Analysis: Architecture in Strategy Game Design

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Architecture in Strategy Game Design

Published March 30, 2017


In Ernest Adams’s work “The Role of Architecture in Video Games”, the author begins his argument with the example of “the most popular PC game of all time, The Sims.”[1]He casts it as a game that embraces and embodies the ideas of Christopher Alexander, one of architecture’s most celebrated philosophers. Adams lauds the use of ideas detailed in Alexander’s work A Patten Language within The Sims. Though he makes a promising start, Adams’ analysis never quite gets below the surface of what architecture has to offer. He only sees the use of architecture through the design and use of buildings to affect a game. While architecture is focused on construction and design, it is the field’s teachings on spatial organization and how it can influence group and individual behavior that I feel would be more interesting if used in games.



Sid Meier’s Civilization V by Firaxis Games is a good example of a game that uses core architectural concepts of spatial design and organization to affect players through the course of a game. From the outset, the game is organized across a grid system. The player remains focused on the cellular structure of the game throughout the beginning as it is the vehicle by which the player progresses. The grid is the central, granular metric of the game, and so sits at the heart of resource management and governs how the player’s abilities evolve as they build cities.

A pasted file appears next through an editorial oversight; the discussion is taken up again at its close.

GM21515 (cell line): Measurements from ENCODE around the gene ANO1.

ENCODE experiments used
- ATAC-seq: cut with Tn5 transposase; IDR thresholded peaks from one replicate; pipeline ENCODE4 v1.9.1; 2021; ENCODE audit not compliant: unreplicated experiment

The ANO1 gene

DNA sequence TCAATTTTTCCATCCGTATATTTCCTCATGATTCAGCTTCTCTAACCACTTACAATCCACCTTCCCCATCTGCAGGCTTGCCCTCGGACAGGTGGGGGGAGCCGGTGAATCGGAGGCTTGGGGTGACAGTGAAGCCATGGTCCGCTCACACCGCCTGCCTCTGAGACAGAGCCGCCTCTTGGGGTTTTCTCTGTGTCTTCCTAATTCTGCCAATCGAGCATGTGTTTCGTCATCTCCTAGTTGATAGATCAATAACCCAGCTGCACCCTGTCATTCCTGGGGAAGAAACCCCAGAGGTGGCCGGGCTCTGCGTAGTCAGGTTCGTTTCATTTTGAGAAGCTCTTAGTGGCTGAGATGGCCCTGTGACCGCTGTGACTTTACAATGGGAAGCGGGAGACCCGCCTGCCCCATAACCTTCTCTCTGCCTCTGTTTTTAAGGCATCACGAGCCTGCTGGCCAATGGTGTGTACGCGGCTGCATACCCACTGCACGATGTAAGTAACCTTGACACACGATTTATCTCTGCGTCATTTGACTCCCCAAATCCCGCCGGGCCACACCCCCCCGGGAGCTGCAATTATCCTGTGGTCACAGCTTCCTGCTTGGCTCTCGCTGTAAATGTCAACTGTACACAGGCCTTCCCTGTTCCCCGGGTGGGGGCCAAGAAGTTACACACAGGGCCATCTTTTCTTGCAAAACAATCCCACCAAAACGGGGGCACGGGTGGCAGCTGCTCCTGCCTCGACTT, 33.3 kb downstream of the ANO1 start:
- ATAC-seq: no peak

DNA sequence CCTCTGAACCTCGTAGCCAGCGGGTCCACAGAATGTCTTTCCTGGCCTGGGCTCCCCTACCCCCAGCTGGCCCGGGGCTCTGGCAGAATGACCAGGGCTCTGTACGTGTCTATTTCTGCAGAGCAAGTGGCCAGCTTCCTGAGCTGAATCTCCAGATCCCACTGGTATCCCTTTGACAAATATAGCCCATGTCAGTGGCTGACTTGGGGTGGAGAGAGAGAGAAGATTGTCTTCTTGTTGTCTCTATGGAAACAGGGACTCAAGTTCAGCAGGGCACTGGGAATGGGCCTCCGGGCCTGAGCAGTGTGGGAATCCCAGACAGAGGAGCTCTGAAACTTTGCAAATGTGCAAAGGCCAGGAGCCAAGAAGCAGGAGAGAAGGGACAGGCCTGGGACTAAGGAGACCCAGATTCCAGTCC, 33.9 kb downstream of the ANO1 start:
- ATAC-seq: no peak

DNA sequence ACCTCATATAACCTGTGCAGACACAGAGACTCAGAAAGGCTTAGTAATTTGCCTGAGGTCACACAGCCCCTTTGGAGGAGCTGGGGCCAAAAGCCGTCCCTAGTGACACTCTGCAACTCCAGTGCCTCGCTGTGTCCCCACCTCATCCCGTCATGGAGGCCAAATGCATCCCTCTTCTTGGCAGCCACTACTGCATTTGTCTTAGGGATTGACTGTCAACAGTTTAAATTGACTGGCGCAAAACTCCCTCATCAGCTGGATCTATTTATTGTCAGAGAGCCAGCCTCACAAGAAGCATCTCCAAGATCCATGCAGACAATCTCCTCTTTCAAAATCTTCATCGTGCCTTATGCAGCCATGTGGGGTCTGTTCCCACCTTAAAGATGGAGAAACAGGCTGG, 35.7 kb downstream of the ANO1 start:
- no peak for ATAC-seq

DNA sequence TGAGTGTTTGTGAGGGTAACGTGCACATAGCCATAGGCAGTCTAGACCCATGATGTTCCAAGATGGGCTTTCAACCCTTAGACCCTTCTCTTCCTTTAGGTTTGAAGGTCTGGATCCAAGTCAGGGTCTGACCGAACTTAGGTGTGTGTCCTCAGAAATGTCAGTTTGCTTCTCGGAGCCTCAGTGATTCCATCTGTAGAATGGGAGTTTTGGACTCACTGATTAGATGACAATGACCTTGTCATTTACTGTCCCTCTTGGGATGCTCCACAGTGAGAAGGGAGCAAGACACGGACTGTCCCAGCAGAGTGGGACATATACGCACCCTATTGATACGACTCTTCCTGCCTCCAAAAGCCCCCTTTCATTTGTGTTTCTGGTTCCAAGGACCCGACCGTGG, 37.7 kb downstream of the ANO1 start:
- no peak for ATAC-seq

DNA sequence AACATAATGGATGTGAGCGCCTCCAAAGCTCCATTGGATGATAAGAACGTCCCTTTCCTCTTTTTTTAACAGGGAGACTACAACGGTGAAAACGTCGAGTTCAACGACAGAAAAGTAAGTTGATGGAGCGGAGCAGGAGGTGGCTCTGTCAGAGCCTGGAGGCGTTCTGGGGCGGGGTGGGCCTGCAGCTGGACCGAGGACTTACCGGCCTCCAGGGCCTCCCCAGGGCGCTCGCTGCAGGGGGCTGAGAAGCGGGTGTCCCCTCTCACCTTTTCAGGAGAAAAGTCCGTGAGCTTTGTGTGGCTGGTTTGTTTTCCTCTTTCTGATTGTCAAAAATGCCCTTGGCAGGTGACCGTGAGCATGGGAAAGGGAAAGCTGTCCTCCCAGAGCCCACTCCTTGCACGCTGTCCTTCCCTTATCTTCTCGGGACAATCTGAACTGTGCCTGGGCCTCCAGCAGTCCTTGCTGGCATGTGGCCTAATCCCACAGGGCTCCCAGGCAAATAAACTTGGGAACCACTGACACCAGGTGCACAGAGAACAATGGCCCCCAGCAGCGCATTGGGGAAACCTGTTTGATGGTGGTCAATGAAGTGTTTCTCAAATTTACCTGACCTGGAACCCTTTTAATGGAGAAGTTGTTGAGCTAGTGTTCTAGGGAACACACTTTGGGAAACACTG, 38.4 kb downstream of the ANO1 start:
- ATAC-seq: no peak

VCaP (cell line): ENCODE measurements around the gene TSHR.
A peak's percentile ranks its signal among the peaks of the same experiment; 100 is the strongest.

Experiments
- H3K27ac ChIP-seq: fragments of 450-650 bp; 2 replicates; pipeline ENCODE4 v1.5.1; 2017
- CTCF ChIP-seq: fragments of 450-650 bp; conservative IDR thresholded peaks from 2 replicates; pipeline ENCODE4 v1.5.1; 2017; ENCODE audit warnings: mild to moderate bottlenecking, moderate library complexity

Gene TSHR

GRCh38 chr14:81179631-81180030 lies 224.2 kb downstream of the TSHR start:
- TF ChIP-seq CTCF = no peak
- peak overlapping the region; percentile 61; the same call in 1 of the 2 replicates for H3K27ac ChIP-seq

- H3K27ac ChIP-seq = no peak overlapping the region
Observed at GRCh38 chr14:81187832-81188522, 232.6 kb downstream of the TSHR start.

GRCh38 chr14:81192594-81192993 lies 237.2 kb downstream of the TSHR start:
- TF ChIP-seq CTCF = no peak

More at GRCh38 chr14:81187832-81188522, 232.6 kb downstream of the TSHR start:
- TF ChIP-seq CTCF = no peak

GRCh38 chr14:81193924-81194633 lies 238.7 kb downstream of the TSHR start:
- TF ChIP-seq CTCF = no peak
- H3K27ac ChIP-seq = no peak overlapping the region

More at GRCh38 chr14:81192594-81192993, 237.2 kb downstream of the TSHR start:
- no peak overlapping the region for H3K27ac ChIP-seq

The dynamic and relationship to architecture within Civilization V shifts when the player encounters the first foreign empire. While the grid structure remains a focal point for the player, the encounter unlocks a new dimension for the player to consider when regarding the game’s world. With the introduction of foreign empires, the game extends the player’s perspective beyond a consideration of cells (physical game space) to a nation-map system of organization space and societies.

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As the player progresses into the game, the cellular structure of the game’s resources has diminishing dominance over the player’s considerations. The player begins to think in cities instead of individual farms, and regions instead of cell clusters. The player also develops the technology to travel larger distances, introducing a global perspective to the game. This broader spatial scope is accompanied by new considerations regarding diplomacy, religion, trade, and conquest. As the player matures within the game, the game’s scope extends both outward, across a larger spatial distance, and inward, as new systems are introduced. Structure becomes both more grand and more granular in its goals and perspectives.

Sid Meier’s Civilization V illustrates how spatial organization and theory are best in order for a game to challenge and grow with a player. A small set of decisions in the beginning is facilitated by a drawn-in spatial scope. As the player matures, and as they reveal more of the map, the game likewise expands in scope. Although the game does have smaller goals that do revolve around the construction and completion of certain buildings, that is not the focus of the game nor the most poignant element at play. It is the use of architecture, and the spatial shift in perspective with the game’s evolution, that make it so successful.



[1]  Adams, Ernest W. “The Role of Architecture in Video Games.” The Role of Architecture in Video Games. N.p., 9 Oct. 2002. Web. 30 Mar. 2017.